NAME: Mike Cassidy
CURRENT TITLE: UPDATE! Now, NERC Research Fellow at the University of Oxford. Previously, at the time of this guest blog, Humboldt Research Fellow at the University of Mainz, Germany.
EXPERTISE: Volcanology, petrology and geochemistry
YEARS EXPERIENCE: ~7.5 years
EDUCATION: 3 year Geology BSc at the University of Bristol, 1 year Volcanology and Geological Hazards MSc at the University of Lancaster; and 3.5 year PhD at the University of Southampton. Following my PhD, I have 2.5 years of post-doctorate experience from Southampton, Cambridge and Plymouth Universities.
What’s your job like?
I love it (well, 90% of the time). I am a person who gets bored quickly and likes to keep busy doing different things, so this job suits me well because I can do a variety of different tasks. It can be very hard work at times and is sometimes frustrating, but I enjoy solving problems and focusing on the bigger picture of what I’m trying to achieve, which gives me lots of enthusiasm and motivation.
At the moment, I am researching why volcanoes sometimes erupt explosively and at other times erupt effusively. I’m studying Mt. Kelud, a volcano which often shifts its eruptive style and is located in a “most at risk” country for volcanic eruptions in the world – Indonesia. To study this problem, I am using analytical petrology and geochemistry and doing experiments in the laboratory. My experiments involve putting freshly collected volcanic rocks under high pressures and temperatures to simulate the conditions the magma endures beneath the volcano and during its transit to the surface. We change different parameters to see which ones match our natural effusive and explosive rocks to help us find out which factors control eruptive style. Eventually, I am hoping to link our findings with monitoring data for both effusive and explosive eruptions, so that in the future we might be able to forecast the style of eruptions.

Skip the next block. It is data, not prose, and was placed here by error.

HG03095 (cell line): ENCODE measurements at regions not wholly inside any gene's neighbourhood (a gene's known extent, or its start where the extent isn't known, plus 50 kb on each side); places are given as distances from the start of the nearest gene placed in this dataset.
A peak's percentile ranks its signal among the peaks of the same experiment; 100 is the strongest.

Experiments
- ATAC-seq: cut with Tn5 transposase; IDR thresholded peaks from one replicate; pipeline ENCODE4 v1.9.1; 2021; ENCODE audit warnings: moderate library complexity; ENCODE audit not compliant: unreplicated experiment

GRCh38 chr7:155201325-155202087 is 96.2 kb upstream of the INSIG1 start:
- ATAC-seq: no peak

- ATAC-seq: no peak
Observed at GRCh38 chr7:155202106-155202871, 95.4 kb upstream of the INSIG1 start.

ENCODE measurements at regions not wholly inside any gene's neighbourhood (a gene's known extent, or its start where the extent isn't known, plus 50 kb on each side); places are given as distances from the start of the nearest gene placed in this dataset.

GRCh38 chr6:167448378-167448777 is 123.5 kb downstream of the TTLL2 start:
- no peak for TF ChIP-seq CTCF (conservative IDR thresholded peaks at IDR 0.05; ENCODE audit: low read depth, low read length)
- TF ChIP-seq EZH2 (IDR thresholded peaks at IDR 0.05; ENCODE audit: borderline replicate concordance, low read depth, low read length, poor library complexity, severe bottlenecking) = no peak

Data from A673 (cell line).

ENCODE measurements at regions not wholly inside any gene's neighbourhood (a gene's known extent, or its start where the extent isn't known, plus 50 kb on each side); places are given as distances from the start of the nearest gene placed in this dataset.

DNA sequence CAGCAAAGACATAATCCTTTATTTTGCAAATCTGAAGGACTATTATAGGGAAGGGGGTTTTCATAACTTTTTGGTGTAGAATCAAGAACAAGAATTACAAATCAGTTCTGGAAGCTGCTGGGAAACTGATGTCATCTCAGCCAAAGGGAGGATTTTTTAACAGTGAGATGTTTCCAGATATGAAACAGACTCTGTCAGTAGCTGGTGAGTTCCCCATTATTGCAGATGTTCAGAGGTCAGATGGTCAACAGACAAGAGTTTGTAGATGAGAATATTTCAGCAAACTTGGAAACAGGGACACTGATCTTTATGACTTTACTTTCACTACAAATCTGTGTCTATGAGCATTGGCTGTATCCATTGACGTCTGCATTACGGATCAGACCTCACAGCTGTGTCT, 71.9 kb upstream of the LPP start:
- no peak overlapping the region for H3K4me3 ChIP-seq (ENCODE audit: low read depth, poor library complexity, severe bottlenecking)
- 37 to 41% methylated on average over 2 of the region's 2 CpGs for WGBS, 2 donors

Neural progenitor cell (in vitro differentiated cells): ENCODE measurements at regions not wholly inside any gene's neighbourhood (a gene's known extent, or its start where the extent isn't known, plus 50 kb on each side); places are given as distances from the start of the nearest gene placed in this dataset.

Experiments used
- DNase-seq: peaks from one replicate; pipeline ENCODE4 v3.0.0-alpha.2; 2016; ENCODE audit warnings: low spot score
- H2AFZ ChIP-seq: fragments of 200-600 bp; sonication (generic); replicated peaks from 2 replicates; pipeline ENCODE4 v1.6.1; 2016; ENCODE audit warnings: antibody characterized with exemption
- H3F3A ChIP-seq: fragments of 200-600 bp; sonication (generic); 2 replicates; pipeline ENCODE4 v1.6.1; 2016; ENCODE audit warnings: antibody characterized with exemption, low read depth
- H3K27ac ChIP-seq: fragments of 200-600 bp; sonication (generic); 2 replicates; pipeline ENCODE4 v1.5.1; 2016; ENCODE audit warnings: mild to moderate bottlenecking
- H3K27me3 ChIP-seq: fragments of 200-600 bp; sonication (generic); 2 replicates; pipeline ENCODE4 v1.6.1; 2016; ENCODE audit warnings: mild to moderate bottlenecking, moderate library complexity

What’s a typical day like?
This can vary enormously, from spending hours in the lab preparing rocks for analysis on a machine, writing papers to communicate my results to other scientists, to being in an exotic country measuring gas emissions or collecting ash from volcanic eruptions.
A) Realising that there’s still so much we don’t know about volcanoes;
B) Getting new results which may help us to understand how volcanoes work;
C) Trying to solve problems which could move forward the science of volcanology, and therefore, ultimately help those at risk from volcanoes;
D) Communicating my science to both scientists and the general public, although it can be a little daunting at times;
E) And, of course, traveling to great places and seeing amazing geology.
A) The most difficult part of academic research is finding job positions to carry on your research. Funding is very competitive, so perseverance, adaptability and luck are needed!
B) It’s great being your own boss, but sometimes the life of a scientific researcher can be quite solitary, so this can be challenging at times too.
C) Trying to expand our scientific knowledge is a trial and error process, so some things will work and some things will not. This can be frustrating, but it is extra rewarding when you can overcome these problems!
What’s your advice to students?
No scientist was perfect at school (least of all myself), but it’s important to battle through any bad test results or job/university rejections and to concentrate on the bigger picture of what you want to do. Retaining this focus will help to keep you motivated through the tough times.
Also, don’t be afraid of asking your teachers/bosses questions about your future. This also applies to people you don’t know yet that you want to work with in the future. Most people will be happy to give you advice and help you out.